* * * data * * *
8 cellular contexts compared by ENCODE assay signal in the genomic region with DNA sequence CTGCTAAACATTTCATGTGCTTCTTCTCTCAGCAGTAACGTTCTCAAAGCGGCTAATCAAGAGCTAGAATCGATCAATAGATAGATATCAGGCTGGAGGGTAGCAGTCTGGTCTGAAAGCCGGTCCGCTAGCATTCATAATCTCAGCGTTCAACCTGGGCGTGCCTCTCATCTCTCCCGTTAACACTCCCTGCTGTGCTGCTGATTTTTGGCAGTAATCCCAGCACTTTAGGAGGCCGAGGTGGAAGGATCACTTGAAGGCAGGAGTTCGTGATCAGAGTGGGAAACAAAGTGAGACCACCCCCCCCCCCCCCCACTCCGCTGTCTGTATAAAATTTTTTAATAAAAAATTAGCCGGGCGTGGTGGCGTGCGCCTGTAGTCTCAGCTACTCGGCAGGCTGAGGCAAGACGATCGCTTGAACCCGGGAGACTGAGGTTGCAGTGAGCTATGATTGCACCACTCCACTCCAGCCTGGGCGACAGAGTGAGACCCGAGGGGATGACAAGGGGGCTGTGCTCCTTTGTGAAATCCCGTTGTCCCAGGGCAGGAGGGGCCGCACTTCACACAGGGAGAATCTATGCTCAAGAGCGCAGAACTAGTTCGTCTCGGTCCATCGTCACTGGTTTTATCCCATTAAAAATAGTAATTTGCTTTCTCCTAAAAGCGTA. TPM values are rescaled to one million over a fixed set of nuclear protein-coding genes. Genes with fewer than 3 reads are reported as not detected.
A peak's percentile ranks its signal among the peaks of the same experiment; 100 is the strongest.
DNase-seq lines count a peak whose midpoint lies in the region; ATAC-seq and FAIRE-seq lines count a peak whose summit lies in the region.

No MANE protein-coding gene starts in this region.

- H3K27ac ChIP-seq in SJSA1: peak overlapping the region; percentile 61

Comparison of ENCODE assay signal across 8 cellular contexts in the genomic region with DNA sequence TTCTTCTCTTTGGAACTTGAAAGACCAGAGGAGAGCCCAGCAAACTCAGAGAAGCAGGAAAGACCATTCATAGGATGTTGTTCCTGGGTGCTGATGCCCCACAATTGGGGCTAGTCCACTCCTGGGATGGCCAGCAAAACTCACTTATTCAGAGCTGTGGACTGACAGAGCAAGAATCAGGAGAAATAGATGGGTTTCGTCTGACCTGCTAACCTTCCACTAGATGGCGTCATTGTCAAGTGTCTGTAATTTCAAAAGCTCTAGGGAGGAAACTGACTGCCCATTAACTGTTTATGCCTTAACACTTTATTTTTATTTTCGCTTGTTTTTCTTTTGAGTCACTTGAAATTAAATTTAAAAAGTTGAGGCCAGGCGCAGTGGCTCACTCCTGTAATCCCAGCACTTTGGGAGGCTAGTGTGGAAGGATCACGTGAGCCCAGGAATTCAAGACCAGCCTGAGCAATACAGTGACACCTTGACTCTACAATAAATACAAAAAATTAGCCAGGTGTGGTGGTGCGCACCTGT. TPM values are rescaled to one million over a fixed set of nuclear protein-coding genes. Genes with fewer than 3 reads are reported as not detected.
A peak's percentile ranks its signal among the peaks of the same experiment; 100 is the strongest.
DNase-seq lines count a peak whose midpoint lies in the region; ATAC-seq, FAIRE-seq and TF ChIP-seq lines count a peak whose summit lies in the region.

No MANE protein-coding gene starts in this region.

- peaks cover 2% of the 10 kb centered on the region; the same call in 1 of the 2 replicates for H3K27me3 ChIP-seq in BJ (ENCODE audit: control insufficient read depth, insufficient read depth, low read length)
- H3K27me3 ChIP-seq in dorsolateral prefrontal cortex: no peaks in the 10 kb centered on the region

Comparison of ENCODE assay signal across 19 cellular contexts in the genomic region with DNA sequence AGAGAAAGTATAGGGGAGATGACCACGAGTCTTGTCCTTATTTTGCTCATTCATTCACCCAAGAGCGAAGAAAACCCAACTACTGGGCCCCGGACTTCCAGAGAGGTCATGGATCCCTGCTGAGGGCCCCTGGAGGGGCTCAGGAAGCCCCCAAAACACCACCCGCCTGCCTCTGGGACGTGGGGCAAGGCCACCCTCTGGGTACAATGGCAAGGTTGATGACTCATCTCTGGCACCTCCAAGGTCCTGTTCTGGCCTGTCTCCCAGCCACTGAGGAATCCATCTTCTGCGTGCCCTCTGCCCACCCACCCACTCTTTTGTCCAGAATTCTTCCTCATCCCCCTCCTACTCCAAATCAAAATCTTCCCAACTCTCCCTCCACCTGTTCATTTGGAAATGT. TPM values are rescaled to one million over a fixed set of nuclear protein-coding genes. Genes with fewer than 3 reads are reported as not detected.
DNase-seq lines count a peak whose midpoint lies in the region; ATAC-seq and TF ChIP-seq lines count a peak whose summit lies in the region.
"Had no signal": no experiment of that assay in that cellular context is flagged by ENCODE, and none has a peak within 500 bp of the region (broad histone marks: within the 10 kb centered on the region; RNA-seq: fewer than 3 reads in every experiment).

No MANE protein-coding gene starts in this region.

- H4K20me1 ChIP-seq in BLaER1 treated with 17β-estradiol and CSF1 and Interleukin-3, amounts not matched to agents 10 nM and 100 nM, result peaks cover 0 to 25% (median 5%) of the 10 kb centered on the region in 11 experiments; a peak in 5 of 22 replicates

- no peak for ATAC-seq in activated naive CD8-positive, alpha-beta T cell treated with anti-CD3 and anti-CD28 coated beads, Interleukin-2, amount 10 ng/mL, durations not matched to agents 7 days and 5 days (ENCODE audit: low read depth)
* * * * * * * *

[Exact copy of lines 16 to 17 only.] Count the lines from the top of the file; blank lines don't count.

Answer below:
- H4K20me1 ChIP-seq in BLaER1 treated with 17β-estradiol and CSF1 and Interleukin-3, amounts not matched to agents 10 nM and 100 nM, result peaks cover 0 to 25% (median 5%) of the 10 kb centered on the region in 11 experiments; a peak in 5 of 22 replicates

- no peak for ATAC-seq in activated naive CD8-positive, alpha-beta T cell treated with anti-CD3 and anti-CD28 coated beads, Interleukin-2, amount 10 ng/mL, durations not matched to agents 7 days and 5 days (ENCODE audit: low read depth)